Today’s Alto Keijidōsha (now in its eighth generation) is a direct, distant and somewhat less distinctive descendant, which seems a pity.
Which brings us to the forthcoming Tokyo show, where amongst the studies being prepared by Suzuki is the Waku SPO concept, another overtly retro coupé confection. According to some sources, its styling is believed also to have been influenced by the ’67 Fronte, although if so, it’s been subsumed beneath its more obvious (to these eyes), if far more recent reference point – 2015’s Mighty Deck concept. But the deeper into the Keijidōsha universe you penetrate, you discover that little, even concepts such as retro are what they might first seem.
9 thoughts on “Kei Car Compendium – 2005 Suzuki LC Concept”
Why does this Suzuki remind me of this:
Eóin, you make an interesting and more general point about Japanese designs of the 1960’s, many of which had a strong Italianate influence that lent them an attractive light and airy look. Unfortunately, this was succeeded by a rather ersatz and heavily ornamented look that prevailed in the 1970’s. Compare the first and third generation Datsun Sunny models:
Yes, S.V., the current Swift really is a bit of a disappointment after the sublime 2004 model and almost identical 2010 replacement. (The 2004 car shades it with its cleaner A-pillar treatment.) The current model has the same basic profile, but is blighted by a fussy C-pillar treatment with a “hidden” rear door handle in a textured black plastic, which bears no relation to the high-gloss black finish on the A- and B-pillars. It’s a shame because, otherwise, it’s still a good looking car.
Here’s the 2004 model:
And the current one:
Imagine how much tidier it would look with a conventional rear door handle and C-pillar treatment.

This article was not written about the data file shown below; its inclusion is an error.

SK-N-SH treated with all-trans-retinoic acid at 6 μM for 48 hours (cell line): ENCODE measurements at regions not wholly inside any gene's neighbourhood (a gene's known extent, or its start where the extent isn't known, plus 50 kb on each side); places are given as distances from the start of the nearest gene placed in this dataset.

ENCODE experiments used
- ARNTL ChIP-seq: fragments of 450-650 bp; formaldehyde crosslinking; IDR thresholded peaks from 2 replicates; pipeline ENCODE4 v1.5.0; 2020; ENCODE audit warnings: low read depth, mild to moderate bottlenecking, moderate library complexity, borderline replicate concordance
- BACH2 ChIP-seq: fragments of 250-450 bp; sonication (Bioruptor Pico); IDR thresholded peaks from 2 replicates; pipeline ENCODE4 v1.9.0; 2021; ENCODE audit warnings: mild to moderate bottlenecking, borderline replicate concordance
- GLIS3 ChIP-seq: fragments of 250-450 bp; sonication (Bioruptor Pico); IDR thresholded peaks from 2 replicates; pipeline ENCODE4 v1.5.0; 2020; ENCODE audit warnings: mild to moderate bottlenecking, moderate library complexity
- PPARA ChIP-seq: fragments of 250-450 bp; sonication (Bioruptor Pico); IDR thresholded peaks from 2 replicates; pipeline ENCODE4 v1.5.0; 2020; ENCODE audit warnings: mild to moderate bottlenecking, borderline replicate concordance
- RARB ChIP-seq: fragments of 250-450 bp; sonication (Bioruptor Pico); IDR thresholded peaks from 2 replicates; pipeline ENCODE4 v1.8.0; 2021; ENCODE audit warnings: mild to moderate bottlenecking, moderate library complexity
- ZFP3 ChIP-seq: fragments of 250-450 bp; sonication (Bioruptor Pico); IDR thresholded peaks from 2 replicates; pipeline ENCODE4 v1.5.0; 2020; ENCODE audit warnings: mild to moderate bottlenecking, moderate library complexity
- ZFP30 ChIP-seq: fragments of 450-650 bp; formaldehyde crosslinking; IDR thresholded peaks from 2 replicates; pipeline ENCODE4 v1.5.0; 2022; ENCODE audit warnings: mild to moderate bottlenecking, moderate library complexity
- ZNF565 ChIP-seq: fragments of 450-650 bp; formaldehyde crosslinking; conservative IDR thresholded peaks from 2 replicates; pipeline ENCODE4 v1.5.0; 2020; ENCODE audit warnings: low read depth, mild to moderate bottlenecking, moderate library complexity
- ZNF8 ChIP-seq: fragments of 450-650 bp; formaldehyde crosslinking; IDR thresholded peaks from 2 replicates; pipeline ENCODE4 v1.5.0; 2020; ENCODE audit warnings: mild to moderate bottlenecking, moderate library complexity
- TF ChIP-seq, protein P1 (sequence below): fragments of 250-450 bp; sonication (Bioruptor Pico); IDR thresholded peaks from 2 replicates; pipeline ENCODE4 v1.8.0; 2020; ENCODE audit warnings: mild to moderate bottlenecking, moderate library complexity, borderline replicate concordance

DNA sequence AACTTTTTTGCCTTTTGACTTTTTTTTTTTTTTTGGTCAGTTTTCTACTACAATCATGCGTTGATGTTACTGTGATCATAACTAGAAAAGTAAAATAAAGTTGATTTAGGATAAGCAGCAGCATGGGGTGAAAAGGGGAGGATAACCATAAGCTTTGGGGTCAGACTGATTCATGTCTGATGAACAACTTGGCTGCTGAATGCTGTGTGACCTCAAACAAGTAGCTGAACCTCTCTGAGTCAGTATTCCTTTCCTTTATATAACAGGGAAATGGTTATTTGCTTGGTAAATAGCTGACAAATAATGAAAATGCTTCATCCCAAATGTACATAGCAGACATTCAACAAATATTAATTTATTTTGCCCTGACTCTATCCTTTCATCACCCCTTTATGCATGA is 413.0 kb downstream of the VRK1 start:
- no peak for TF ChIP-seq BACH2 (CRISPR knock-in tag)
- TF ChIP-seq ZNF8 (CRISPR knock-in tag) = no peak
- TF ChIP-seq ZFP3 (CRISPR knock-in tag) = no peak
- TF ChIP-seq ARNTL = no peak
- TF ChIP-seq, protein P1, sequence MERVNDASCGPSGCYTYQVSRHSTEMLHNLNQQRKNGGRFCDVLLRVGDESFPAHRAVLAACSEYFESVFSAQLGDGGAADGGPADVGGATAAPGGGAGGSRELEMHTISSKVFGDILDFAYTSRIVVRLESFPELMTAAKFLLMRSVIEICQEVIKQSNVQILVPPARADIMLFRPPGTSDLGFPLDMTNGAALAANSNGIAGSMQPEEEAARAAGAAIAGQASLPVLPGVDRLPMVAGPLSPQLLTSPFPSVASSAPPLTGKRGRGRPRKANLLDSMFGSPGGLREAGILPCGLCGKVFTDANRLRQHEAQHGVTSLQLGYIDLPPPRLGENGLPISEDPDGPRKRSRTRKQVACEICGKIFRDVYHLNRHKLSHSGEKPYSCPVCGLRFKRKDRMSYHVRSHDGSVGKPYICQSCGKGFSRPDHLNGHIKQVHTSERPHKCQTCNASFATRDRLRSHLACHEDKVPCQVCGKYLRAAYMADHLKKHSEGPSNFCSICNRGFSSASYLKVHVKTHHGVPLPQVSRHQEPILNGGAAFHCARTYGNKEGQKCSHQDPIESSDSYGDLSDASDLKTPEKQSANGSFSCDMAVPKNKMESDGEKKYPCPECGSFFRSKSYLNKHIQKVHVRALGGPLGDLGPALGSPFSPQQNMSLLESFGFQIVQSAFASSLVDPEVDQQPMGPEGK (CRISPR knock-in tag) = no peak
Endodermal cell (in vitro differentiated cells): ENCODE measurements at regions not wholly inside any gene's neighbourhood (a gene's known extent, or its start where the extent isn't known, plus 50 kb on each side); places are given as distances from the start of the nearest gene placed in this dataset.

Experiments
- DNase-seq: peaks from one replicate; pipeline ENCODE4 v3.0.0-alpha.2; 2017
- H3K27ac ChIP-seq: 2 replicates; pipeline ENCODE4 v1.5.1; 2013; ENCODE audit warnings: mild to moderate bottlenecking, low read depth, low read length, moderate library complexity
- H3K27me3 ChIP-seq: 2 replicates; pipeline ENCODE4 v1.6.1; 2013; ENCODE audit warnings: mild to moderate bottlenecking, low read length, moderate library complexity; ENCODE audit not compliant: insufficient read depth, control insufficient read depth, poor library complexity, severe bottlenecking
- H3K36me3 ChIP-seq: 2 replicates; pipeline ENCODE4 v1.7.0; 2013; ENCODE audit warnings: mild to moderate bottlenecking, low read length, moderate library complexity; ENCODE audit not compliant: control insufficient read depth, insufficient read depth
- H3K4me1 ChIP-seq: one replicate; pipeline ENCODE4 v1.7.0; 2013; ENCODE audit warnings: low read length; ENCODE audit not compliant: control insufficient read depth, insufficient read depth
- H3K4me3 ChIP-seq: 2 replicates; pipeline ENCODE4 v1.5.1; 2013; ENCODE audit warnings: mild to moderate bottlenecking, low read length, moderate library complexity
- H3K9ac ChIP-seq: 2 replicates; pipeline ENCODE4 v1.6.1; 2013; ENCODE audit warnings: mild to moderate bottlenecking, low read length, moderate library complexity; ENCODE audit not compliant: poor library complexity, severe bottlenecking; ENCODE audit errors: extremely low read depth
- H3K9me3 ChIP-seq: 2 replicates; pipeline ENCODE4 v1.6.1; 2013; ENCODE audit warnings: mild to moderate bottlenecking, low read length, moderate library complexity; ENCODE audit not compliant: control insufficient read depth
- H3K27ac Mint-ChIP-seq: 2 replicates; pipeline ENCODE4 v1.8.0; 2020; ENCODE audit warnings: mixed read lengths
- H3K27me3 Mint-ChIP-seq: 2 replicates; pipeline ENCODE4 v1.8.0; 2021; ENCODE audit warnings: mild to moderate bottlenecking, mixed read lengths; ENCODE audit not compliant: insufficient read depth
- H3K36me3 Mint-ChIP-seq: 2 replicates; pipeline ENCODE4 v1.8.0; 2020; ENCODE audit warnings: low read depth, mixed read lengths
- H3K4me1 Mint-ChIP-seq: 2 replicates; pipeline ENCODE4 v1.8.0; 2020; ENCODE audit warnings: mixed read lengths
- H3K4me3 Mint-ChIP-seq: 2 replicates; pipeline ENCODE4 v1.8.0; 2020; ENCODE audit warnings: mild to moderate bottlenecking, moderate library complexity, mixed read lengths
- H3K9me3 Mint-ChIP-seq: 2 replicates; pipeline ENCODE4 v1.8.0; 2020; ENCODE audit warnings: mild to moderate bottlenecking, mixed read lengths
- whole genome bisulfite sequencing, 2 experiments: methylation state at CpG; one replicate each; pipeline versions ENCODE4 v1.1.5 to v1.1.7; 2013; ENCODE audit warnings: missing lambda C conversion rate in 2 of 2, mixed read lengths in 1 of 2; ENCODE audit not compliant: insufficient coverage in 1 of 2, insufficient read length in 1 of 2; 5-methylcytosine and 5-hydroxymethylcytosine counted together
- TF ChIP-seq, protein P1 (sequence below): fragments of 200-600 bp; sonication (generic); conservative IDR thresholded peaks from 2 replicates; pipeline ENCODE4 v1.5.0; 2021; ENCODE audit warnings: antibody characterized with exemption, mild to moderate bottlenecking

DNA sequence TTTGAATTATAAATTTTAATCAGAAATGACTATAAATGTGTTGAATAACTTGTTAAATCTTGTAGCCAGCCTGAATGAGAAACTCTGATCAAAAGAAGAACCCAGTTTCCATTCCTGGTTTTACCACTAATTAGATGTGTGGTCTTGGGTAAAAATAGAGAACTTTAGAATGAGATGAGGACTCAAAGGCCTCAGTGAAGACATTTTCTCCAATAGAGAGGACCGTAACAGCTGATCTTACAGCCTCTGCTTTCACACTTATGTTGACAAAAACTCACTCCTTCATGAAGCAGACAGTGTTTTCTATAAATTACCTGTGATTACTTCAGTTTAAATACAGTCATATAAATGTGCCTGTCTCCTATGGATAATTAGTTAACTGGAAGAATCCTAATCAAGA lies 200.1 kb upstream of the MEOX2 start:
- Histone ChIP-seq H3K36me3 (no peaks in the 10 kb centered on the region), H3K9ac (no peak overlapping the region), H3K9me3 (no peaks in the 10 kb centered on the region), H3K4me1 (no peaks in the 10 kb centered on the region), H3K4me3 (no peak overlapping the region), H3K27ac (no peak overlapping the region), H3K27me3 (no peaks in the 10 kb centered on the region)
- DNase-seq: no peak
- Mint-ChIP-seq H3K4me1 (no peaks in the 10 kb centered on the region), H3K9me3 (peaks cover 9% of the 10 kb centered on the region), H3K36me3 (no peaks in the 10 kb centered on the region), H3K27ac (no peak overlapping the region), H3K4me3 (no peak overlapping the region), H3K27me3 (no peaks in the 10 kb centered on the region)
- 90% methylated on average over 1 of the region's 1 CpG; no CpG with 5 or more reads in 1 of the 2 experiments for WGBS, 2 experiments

On the subject of Suzuki specifically, the company has a long history of producing interesting and quirky prototypes and production cars that gave enriched the automotive landscape. One of my favourites was the SC100 “Whizzkid” a rear-engined fun-sized Porsche 911:
The latest in this line is the Ignis, which reprises elements the SC100’s style in a different form, and of course the lovely new Jimny.
Love the Whizzkid, and the current Ignis and the Jimny. The current Swift is a bit of a misstep, but by and large Suzuki delivers us thought-provoking and uplifting cars.
Oops, put my reply to S.V. re the Swift in the wrong place. It’s up there…⬆️
Reminds me a bit of the Ford concept of the 90’s – I want to call it the Model 21C but that’s completely wrong – Richard quite often refers to it … Hang on and I’ll go and look it up!
Got it now – the 021C; there you see, I wasn’t that far off was I?
Those were the days when Ford actually seemed to care about creating interesting and thought provoking concepts and bothered to show them at Motor shows.
Launched in 77, phased out in 82, the Cervo CX-G was itself the second gen of the Cervo in its 1971 guise. What we knew as the Whizzkid was 100mm wider and lass « kawai » than the so-cute original. The extra width gave space for the four stroke four, replacing the tiny two stroke triple (360cc!!) in the first version.
Setright quipped that it could fit through most gaps in traffic even when travelling sideways, which given the ease of spinning in the wet was a boon! RIP NWK 66 W…